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“Buy Local” Isn’t Enough: How to Adapt Delish’s Customer-Attracting Method to Your Local Business

Buy local and keep the money in our community” cry many local retailers and restaurateurs.  Yet guilt is not the top motivator to inspire spending – unless you’re a nearby farmer

Saving money is top-of-mind for us as consumers. Instead, offer greater value and convenience. Also generate more local visibility without spending more. 

That’s what the online food site, Delish is doing, in partnership with Hearst. It’s a method you can adapt to your business – whether you operate a consumer-serving outlet or an online-only business. (Here I’ll describe how brick and mortar businesses can benefit.)

Delish is placing a Hearst-provided Coupons & Deals section on their home page.  Consumers print out coupons to take to local stores.  They can find new coupons each week and opt-in with their email to get coupons delivered directly to their computer.

What if you:

  1. Ask your neighborhood merchant association to organize a similar offering. If not the merchant association, approach your chamber’s small business section – or recruit owners of nearby consumer-serving businesses that have a good reputation  – like you.
  2. Post the “Coupons and Special Offers” section on the association’s site and on the site of all participating members, with a link to a common landing place where the printable coupons are displayed.
  3. Provide fresh offers regularly, if not weekly.
  4. Include an opt-in place for site visitors to provide their email.  (Acting collectively you’ll attract more site visitors and sign-ups and reduce the cost of providing this service).
  5. Invite a local, online web designer to create and maintain this service for a reduced fee – shared by all – in exchange for prominent visibility on the site plus a link to the designer’s page that describes how she can offer this service to other groups. (Let that online expert be the up-to-date geek while you focus on making your business better.)
  6. Announce this valuable new  “Save Local” service to your neighborhood or local paper, radio stations, hyperlocal sites (like Vancouver’s Kitsilano neighborhood, outside.in and Everyblock).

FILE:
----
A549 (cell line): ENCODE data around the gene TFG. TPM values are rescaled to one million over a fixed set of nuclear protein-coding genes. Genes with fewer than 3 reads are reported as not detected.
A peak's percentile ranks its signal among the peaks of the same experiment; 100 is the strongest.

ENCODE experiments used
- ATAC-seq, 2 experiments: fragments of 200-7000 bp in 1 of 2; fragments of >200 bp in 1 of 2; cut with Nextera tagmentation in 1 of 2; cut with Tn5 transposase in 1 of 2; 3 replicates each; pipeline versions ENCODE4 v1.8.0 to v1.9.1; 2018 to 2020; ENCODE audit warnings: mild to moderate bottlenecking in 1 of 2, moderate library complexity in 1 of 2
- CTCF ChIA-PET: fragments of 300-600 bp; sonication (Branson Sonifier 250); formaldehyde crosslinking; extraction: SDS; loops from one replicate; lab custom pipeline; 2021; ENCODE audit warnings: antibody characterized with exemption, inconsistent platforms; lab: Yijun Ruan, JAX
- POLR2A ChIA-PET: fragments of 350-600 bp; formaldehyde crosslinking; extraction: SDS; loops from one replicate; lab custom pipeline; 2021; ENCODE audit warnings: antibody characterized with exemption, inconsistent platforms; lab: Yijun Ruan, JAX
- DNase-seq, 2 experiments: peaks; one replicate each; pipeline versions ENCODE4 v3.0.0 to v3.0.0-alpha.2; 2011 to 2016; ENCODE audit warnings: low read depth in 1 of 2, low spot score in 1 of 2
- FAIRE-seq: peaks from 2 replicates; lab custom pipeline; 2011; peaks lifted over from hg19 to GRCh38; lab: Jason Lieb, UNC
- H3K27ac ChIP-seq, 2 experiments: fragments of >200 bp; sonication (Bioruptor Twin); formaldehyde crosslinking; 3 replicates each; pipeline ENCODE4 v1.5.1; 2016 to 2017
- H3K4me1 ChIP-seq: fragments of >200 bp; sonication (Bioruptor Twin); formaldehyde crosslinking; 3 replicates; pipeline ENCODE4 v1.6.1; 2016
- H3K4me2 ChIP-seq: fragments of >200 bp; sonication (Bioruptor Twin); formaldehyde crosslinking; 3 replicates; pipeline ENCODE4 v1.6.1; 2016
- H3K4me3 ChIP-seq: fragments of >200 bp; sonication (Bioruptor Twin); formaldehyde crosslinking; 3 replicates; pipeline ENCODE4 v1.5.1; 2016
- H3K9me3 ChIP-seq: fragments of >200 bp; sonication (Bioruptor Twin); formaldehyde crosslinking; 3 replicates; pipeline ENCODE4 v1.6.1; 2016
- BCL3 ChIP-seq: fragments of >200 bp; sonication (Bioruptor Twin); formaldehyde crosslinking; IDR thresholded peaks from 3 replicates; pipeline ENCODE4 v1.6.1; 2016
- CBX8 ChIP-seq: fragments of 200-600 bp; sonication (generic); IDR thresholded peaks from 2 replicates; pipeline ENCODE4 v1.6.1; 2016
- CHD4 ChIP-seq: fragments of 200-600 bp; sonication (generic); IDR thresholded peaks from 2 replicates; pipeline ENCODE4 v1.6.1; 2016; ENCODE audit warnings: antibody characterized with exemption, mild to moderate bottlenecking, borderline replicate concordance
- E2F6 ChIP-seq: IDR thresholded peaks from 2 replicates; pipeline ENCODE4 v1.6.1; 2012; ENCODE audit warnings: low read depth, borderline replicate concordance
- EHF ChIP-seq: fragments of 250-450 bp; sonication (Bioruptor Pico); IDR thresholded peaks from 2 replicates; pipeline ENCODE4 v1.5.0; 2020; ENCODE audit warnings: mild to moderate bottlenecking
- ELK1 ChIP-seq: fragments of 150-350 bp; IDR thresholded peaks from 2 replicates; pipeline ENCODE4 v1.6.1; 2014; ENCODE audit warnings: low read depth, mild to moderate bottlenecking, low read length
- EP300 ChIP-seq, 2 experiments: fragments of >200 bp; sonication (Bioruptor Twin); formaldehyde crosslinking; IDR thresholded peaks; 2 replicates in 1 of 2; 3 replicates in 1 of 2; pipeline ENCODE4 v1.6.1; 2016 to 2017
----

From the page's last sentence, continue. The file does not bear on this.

7. Encourage consumers to write their names on all coupons they turn in. Whoever uses the most coupons each month wins a free gift from a participating merchant.  Merchants rotate in providing the gift (that the winner pick ups at their place.) If the gift is not a direct match for the winner’s needs, they are invited to give it to a friend.
  8. Jointly promote special events like “Mondays for Locals” for which people can print out discount coupons or, better yet, a “free with…” offer to use at participating restaurants, hair salons, stores, bars etc. Then Tweet your customers each time a fresh offer is available – just as Poke, a British baker does.

Categories: community, Customer, SmartPartnering and tagged , , , , , , , , , , , .
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2 Comments

  1. Posted April 14, 2009 at 5:01 am | Permalink

    With the global reach of the web we all forget sometimes that it can be a powerful local marketing tool as well. Thanks for the excellent post.

  2. Posted November 7, 2011 at 6:28 pm | Permalink

    I ran across this post searching for a product that I wanted to find in my local area. This post really explains some of the reasons I was wanting to buy local. In these tough times it is important to support local businesses, farmers, etc. I wish more businesses around my area would offer special coupons and incentives for buying local. Great post!

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